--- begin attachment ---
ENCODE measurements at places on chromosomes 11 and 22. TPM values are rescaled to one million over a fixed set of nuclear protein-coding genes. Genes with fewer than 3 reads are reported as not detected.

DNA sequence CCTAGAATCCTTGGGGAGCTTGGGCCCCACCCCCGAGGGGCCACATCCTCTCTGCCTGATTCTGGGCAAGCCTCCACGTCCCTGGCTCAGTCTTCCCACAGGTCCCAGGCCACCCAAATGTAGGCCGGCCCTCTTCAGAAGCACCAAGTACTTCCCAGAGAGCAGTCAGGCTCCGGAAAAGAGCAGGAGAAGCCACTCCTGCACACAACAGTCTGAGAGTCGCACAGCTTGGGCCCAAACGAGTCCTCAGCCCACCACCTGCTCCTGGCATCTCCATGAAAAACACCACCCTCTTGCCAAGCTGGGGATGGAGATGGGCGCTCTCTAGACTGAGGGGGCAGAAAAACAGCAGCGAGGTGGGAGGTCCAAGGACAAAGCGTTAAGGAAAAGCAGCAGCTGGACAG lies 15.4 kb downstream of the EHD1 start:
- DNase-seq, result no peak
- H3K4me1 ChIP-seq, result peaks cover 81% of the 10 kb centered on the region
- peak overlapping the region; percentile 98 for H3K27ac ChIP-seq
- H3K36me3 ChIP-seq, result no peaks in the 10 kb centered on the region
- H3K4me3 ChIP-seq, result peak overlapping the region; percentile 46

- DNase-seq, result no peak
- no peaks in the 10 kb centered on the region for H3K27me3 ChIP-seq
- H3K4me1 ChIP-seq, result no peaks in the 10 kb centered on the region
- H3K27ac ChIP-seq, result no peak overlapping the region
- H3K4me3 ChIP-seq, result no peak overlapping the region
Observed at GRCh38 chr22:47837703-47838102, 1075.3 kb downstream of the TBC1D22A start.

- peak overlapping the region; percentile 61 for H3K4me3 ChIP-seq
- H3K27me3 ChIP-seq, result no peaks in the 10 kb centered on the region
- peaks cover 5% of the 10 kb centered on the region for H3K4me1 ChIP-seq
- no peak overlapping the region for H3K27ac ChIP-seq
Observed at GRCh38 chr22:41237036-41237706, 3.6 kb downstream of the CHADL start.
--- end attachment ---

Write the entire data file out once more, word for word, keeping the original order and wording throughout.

ENCODE measurements at places on chromosomes 11 and 22. TPM values are rescaled to one million over a fixed set of nuclear protein-coding genes. Genes with fewer than 3 reads are reported as not detected.

DNA sequence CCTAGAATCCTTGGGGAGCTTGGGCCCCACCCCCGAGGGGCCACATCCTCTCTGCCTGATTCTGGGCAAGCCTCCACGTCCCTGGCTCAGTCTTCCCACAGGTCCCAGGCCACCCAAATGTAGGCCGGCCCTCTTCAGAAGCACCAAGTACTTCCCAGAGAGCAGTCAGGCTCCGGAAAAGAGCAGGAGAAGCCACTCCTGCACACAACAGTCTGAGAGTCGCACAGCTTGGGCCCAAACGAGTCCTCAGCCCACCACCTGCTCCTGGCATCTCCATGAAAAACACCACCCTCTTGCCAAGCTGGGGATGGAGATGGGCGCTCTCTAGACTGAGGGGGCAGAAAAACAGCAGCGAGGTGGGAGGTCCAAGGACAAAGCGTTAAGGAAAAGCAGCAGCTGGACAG lies 15.4 kb downstream of the EHD1 start:
- DNase-seq, result no peak
- H3K4me1 ChIP-seq, result peaks cover 81% of the 10 kb centered on the region
- peak overlapping the region; percentile 98 for H3K27ac ChIP-seq
- H3K36me3 ChIP-seq, result no peaks in the 10 kb centered on the region
- H3K4me3 ChIP-seq, result peak overlapping the region; percentile 46

- DNase-seq, result no peak
- no peaks in the 10 kb centered on the region for H3K27me3 ChIP-seq
- H3K4me1 ChIP-seq, result no peaks in the 10 kb centered on the region
- H3K27ac ChIP-seq, result no peak overlapping the region
- H3K4me3 ChIP-seq, result no peak overlapping the region
Observed at GRCh38 chr22:47837703-47838102, 1075.3 kb downstream of the TBC1D22A start.

- peak overlapping the region; percentile 61 for H3K4me3 ChIP-seq
- H3K27me3 ChIP-seq, result no peaks in the 10 kb centered on the region
- peaks cover 5% of the 10 kb centered on the region for H3K4me1 ChIP-seq
- no peak overlapping the region for H3K27ac ChIP-seq
Observed at GRCh38 chr22:41237036-41237706, 3.6 kb downstream of the CHADL start.